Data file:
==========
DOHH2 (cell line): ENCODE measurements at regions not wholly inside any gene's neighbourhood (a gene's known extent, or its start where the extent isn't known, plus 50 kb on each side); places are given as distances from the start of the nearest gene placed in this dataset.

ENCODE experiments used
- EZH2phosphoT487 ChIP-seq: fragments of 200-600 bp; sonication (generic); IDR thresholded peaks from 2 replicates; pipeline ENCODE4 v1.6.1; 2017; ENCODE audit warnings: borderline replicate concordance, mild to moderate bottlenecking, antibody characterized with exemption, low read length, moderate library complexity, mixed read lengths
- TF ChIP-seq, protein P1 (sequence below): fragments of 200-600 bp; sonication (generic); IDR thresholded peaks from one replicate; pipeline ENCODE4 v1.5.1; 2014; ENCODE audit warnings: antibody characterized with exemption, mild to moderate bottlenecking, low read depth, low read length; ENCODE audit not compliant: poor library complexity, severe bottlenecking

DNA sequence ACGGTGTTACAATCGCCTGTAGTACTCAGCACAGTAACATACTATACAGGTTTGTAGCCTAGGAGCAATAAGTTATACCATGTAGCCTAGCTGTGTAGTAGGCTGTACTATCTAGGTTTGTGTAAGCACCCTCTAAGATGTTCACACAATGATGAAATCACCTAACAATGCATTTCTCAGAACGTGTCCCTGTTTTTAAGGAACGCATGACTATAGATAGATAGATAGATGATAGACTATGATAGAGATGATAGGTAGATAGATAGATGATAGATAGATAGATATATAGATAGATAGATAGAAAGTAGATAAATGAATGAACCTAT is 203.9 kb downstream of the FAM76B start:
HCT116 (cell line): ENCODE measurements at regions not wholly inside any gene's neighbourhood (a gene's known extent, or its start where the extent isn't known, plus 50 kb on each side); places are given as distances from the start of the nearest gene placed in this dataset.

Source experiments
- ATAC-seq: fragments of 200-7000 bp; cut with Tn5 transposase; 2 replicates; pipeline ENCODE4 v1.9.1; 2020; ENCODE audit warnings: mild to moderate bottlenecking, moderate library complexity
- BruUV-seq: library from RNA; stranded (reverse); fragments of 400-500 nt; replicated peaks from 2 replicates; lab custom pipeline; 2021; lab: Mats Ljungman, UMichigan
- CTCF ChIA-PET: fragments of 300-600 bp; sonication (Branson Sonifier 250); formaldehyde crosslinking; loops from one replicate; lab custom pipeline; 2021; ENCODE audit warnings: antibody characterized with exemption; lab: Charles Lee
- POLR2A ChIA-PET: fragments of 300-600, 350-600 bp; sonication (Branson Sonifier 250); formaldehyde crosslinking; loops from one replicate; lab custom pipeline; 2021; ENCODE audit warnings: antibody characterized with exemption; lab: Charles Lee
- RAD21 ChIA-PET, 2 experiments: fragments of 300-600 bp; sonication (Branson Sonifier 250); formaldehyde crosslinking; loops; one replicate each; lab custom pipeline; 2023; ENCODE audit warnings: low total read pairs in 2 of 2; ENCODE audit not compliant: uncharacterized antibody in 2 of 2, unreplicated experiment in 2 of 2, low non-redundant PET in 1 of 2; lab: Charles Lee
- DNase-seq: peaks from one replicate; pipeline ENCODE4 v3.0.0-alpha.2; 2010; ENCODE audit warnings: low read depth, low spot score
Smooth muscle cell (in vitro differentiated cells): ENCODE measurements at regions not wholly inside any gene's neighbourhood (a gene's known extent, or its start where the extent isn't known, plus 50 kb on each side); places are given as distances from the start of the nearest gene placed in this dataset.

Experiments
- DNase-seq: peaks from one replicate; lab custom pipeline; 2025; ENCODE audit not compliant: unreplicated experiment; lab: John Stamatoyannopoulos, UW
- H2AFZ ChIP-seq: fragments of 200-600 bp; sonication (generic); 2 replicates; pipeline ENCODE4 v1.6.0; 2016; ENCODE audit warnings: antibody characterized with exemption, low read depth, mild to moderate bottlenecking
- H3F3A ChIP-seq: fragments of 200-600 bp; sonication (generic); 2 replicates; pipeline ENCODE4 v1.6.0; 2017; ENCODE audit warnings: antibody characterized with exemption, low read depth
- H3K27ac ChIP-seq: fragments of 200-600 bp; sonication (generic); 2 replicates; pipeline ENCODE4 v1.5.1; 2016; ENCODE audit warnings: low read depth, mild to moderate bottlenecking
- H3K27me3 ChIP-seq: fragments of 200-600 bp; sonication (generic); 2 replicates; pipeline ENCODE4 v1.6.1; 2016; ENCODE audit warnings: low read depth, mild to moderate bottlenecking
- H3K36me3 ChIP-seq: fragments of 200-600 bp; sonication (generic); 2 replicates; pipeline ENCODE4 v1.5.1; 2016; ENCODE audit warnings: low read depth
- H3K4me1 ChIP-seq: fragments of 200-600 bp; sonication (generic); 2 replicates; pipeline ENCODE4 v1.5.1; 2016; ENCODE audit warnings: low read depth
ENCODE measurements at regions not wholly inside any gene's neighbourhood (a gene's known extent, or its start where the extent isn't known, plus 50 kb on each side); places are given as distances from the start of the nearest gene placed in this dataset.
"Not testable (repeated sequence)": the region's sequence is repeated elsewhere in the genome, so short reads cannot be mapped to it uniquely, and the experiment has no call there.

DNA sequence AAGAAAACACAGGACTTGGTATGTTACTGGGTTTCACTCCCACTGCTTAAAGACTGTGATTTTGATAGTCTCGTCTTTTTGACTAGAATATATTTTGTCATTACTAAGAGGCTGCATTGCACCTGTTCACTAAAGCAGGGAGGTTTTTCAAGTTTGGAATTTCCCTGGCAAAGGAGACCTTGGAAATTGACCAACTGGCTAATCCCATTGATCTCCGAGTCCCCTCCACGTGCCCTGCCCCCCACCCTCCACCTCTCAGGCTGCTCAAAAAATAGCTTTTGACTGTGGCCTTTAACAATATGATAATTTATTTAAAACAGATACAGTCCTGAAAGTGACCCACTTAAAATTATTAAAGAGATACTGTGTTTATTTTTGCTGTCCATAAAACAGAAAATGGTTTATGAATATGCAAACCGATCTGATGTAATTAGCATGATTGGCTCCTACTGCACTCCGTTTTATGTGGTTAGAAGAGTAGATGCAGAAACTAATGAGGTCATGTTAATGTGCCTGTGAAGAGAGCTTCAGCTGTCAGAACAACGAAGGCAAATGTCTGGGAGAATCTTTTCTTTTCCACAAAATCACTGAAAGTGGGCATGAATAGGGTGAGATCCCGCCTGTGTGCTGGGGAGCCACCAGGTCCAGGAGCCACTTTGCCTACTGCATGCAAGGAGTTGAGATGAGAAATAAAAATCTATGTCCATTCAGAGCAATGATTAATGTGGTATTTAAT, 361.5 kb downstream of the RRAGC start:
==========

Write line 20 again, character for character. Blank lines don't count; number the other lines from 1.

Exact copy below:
- H3K27me3 ChIP-seq: fragments of 200-600 bp; sonication (generic); 2 replicates; pipeline ENCODE4 v1.6.1; 2016; ENCODE audit warnings: low read depth, mild to moderate bottlenecking